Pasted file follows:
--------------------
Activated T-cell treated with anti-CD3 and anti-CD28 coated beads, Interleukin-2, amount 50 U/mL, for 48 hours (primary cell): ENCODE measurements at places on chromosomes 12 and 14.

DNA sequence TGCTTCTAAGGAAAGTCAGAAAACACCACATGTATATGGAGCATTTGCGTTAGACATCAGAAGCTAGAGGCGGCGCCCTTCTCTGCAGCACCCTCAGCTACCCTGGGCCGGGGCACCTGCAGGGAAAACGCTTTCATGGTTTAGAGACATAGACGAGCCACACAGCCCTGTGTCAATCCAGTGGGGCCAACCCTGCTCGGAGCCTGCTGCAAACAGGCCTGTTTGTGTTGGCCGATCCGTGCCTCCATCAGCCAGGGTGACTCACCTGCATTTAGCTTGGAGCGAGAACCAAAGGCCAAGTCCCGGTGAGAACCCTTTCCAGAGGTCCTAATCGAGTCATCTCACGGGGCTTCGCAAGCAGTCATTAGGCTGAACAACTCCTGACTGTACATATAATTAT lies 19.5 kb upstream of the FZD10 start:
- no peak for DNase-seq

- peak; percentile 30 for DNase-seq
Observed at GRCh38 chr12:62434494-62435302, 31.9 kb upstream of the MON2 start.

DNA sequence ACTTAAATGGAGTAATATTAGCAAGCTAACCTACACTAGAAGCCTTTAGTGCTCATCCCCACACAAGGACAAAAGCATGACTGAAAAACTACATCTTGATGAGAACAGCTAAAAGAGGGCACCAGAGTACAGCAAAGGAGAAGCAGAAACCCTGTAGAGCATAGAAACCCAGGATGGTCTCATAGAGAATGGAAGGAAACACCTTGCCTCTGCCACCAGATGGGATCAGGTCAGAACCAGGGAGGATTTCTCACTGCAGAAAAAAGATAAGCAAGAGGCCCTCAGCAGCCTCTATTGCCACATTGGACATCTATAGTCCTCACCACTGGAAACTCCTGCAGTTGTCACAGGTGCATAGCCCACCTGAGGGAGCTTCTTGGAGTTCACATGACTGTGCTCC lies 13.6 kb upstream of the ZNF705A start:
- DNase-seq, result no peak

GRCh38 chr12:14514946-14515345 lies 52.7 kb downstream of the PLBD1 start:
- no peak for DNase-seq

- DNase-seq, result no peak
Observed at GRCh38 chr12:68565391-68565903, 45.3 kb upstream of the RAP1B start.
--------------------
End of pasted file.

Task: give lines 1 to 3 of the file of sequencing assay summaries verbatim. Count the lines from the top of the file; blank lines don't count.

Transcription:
Activated T-cell treated with anti-CD3 and anti-CD28 coated beads, Interleukin-2, amount 50 U/mL, for 48 hours (primary cell): ENCODE measurements at places on chromosomes 12 and 14.

DNA sequence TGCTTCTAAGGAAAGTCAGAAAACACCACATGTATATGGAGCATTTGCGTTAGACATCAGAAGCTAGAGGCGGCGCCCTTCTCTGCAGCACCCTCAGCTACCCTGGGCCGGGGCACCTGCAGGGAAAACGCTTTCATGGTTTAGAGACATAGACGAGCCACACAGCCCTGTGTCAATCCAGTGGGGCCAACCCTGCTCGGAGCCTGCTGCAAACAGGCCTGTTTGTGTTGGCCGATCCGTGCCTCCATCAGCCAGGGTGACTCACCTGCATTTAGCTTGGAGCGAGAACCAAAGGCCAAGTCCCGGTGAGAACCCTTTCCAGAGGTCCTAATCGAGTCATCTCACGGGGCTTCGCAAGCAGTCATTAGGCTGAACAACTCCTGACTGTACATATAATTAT lies 19.5 kb upstream of the FZD10 start:
- no peak for DNase-seq